Alumni refresher lecture series
When a firm is market-oriented: product and brand management implications
A market-oriented firm is a business-model innovator, a product-market pioneer and a brand developer
The meaning of being market-oriented
One of the important debates in the marketing literature since the 1990s is the question of what it means for a firm to be market-oriented. The debate stems from mounting evidence that market-oriented firms deliver superior financial performance to their owners.
Most firms that I have engaged with as a consultant or researcher claim to be market-oriented. Their claim usually goes something like this: ‘I believe in listening to the market carefully. I spend a fortune on market research. I integrate my market research findings in my decision-making process. I am, therefore, market-oriented.’ The truth, however, is that market research does not make a firm market-oriented. Most firms that I engage with are not market-oriented, at all.
So, what makes a firm market-oriented? In my experience, the main building blocks of market orientation are to be customer-oriented, competitor-oriented and collaborator-oriented. Collaborator-oriented means that a firm will put itself in the position of its collaborators – for example, in the position of a supplier or strategic alliance partner. Competitor-oriented means that a firm will put itself in the position of its direct competitors. Customer-oriented means that a firm will put itself in the position of its customers. Then, once a collaborator-competitor-customer perspective has been adopted, the firm has to respond to the following question: ‘What would I as a collaborator, competitor and customer really expect to benefit from my own firm?’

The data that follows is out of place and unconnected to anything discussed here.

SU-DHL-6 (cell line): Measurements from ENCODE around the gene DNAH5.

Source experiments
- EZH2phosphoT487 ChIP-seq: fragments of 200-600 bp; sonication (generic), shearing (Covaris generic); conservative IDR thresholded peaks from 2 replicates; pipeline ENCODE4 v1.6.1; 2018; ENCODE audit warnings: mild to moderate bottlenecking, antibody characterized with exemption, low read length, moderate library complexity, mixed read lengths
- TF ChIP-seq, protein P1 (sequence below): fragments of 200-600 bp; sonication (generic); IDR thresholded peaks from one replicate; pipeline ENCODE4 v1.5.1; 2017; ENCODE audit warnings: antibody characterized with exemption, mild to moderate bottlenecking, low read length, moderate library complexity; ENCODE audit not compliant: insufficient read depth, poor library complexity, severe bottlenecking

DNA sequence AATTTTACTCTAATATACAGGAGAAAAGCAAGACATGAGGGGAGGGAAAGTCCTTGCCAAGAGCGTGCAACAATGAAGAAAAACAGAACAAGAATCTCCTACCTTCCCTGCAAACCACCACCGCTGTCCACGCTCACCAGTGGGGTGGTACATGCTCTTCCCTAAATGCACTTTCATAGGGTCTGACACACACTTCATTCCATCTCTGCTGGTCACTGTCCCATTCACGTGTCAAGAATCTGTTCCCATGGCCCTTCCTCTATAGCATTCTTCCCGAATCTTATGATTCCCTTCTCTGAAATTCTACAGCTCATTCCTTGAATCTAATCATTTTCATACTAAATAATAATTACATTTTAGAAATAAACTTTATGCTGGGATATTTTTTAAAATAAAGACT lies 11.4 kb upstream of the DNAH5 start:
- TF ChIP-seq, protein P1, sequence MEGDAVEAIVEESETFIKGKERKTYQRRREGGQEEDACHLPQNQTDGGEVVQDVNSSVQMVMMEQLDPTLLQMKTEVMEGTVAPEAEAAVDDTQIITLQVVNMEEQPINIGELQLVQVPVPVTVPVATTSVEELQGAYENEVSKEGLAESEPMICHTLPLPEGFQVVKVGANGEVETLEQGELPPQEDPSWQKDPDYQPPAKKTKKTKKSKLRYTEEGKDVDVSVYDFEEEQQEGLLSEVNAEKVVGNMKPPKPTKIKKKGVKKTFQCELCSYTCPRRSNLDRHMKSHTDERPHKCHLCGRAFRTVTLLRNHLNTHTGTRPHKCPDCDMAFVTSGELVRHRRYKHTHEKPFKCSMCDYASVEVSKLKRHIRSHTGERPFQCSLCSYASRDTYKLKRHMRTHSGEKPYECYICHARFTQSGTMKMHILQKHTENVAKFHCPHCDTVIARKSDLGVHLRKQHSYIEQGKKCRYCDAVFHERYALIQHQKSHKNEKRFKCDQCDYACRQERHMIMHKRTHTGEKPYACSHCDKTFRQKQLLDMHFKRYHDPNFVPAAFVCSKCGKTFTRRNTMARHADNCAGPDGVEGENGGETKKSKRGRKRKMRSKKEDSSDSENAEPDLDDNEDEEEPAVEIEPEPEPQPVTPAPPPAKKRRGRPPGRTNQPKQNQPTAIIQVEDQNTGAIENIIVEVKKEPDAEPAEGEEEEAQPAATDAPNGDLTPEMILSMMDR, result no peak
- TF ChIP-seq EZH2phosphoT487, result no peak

In this short essay, I do not have the space to explore all three orientations in detail. Therefore, let me concentrate on customer orientation – probably the most important and difficult orientation of the three for a firm aspiring to be market-oriented to execute.
Customer orientation as a component of market orientation
To be sure, customer orientation means that a firm will (a) look at itself by pretending to be a customer and (b) answer the question stated above: ‘What would I as my own customer really expect to benefit from my firm?’ The reason why market research of customers does not make a firm market-oriented is that the firm does not become its own customer through market research – market research consists usually of asking people outside of the firm what benefits are needed from the firm. Only by the firm becoming its own customer can it take into consideration the full scope and depth of customer benefits that are technically and otherwise possible. Why? Because only the firm knows what is really possible. Only the firm has insights into what can be really offered to customers. Let us look at some firms that have managed to be market-oriented and have listened to their own answers to their question.